If you want a high-end VR headset, there are only two options right now. The HTC Vive and Oculus Rift are slightly different takes on virtual reality and the future of gaming. We've been using both for over the last month – let's compare the two and break down some key differences.
Spoiler: The Vive is better
We aren't going to waste your time building up artificial suspense just so you'll read to the end: we think the Vive is the better headset, pushing the leading edge of VR farther forward with its 360-degree room-scale tracking and Chaperone safety net.
Right now you strap on the Vive and walk around a large space, in this feels so flippin' real first-person experiences with motion controllers tracking your hand movement. Put on the Rift, and you sit down in a chair with a gamepad in your hands, playing what amounts to classic video games, that just happen to a) be in 3D and b) surround you in all directions.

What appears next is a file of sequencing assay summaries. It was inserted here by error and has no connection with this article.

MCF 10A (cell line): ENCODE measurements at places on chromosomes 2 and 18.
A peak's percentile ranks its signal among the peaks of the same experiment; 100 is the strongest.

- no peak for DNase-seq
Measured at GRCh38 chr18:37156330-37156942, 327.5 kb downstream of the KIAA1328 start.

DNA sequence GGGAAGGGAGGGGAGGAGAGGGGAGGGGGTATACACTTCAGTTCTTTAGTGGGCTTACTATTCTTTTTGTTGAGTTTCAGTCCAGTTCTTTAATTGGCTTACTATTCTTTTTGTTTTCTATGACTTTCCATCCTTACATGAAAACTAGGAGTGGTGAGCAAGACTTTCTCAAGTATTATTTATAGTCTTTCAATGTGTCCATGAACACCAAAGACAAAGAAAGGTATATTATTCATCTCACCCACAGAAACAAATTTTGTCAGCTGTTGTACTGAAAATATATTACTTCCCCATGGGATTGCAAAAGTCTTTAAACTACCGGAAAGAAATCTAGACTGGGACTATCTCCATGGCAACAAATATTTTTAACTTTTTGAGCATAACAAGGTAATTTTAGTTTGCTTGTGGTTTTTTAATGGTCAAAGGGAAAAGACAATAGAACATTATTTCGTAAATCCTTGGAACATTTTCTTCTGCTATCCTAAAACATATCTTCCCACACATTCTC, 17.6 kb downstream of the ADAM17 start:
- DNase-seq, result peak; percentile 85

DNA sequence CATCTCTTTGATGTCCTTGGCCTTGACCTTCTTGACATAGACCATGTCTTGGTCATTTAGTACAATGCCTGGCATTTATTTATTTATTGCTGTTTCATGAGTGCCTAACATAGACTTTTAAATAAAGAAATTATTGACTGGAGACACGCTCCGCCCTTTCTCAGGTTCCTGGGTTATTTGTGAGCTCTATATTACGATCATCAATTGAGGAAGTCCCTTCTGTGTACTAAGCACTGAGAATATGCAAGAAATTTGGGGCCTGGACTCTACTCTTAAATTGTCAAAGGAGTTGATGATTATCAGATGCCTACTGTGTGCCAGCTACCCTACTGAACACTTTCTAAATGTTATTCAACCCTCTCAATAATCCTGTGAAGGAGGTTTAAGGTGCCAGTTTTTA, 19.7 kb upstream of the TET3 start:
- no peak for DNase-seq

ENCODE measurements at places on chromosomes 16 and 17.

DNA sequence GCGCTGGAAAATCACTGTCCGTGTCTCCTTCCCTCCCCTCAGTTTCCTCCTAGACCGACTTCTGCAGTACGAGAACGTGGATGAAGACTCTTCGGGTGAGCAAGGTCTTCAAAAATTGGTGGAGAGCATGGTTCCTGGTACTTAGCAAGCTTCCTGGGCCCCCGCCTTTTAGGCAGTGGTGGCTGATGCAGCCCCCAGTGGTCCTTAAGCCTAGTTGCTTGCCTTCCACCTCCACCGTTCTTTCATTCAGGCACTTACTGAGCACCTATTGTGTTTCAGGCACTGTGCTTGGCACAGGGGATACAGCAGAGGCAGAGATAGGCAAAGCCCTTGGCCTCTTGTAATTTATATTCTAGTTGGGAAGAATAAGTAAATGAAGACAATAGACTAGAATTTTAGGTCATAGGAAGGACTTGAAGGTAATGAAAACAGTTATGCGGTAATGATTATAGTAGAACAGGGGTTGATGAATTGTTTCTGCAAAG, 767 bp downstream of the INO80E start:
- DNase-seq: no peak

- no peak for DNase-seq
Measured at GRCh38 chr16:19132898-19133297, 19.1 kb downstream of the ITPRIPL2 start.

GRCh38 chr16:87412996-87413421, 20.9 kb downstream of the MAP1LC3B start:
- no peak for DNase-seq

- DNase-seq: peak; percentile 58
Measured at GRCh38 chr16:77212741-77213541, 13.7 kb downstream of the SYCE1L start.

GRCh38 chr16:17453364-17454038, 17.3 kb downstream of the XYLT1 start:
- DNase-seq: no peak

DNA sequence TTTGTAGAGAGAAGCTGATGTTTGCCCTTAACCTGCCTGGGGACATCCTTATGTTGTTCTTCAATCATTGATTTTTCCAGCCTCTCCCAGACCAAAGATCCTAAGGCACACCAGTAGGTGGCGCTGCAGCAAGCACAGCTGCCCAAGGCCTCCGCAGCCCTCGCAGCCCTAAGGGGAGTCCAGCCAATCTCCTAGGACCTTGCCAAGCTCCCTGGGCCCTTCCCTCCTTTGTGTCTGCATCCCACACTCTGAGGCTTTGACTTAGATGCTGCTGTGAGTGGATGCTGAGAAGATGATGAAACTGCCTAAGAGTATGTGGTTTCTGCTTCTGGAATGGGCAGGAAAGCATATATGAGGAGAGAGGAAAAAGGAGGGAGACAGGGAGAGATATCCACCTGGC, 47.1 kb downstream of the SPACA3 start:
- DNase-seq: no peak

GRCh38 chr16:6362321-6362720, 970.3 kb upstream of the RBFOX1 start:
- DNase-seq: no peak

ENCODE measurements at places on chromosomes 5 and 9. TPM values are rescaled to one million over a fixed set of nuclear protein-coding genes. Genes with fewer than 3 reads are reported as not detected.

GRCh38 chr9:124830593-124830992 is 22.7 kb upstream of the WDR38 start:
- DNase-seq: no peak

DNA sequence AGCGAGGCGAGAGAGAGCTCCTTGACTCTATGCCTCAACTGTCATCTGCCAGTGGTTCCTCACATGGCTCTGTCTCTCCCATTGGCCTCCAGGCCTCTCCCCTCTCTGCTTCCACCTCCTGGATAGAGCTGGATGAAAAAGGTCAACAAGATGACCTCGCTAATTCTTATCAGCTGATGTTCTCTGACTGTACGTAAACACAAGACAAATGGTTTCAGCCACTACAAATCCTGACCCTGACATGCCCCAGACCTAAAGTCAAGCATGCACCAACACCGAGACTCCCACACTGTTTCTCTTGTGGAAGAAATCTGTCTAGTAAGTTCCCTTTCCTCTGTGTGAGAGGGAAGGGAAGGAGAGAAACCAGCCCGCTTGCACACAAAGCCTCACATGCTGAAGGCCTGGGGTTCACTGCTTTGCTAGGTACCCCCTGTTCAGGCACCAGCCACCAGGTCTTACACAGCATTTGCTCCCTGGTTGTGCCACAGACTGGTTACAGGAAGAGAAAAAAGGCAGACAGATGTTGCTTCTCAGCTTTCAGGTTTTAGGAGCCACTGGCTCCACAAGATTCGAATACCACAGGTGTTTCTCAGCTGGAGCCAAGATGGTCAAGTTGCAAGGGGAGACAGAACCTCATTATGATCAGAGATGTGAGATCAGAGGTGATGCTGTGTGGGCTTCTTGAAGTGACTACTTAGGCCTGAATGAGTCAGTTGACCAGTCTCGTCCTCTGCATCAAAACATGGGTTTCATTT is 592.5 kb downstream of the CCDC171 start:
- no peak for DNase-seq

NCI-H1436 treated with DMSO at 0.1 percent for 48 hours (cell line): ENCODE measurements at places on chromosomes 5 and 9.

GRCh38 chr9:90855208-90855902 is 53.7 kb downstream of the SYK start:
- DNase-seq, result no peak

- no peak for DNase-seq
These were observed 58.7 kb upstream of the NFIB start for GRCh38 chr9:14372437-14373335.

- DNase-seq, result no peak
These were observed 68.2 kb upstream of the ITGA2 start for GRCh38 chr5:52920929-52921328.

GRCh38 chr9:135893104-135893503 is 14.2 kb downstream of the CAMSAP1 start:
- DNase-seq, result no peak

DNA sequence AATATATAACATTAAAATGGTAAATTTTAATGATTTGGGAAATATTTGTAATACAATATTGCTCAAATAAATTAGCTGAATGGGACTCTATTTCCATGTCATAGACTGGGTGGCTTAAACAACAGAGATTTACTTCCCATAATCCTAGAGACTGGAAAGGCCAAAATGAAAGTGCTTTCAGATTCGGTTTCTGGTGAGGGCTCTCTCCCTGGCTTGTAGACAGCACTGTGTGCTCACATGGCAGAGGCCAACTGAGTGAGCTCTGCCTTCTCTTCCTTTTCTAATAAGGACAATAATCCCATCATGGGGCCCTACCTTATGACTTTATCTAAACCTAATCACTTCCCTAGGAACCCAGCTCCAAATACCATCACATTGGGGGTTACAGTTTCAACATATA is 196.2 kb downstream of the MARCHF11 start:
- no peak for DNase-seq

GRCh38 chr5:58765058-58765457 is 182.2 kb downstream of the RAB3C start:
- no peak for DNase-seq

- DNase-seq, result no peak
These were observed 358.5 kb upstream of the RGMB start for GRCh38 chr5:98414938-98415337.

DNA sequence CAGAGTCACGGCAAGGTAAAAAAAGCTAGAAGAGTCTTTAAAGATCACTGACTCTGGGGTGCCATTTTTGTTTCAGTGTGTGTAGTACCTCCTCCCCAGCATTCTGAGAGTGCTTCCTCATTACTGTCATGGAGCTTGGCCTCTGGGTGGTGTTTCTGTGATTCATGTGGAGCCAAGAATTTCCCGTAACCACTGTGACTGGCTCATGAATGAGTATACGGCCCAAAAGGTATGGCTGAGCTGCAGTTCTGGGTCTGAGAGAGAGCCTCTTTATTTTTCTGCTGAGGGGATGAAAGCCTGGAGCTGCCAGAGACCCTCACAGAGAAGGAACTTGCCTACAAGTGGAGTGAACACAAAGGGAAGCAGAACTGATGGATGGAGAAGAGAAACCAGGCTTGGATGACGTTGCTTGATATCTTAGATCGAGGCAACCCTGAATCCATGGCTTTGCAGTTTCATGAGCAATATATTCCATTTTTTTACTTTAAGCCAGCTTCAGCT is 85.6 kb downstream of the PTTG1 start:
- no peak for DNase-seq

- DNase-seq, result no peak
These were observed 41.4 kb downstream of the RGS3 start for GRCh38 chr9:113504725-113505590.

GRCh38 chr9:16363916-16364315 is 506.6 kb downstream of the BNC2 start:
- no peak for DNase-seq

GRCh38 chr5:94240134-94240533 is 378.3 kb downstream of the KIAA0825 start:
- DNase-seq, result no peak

Today's Oculus Rift games are more like futuristic extensions of video games as we know them. Vive games are more like something completely new that you've never experienced before. Classic gaming VR-ified vs. virtual reality in the most literal sense.
The Rift will get more Vive-like later this year, when its Oculus Touch hand-tracking controllers (above, right) launch. But since the Rift will still lack something akin to the Vive's Chaperone system – which pops up virtual boundaries to keep you from leaving the safety of your playing place – and since it will usually track in 180 degrees, rather than 360 degrees (expect lots of forward-facing Oculus Touch games), it probably still won't be quite on par with the Vive.
If a 180-degree standing game is playing one of those basketball shooting machines at your local Chuck E. Cheese, then a 360-degree room-scale game is playing a half-court pickup game.
So the Vive is our clear recommendation. Read on, though, for a few other things that could help you figure out whether or not you agree.
After CES, we picked the Rift as the best VR headset – mostly because we'd already seen an eye-popping array of games for it, often carrying a bright sheen of polish and attention to detail, while the Vive games we'd seen at the time had been shorter and fewer in number – just the same handful of quick demos repeated at multiple events.
Valve and its developers caught up quickly, though, as its launch lineup ended up being right on par with the Rift's.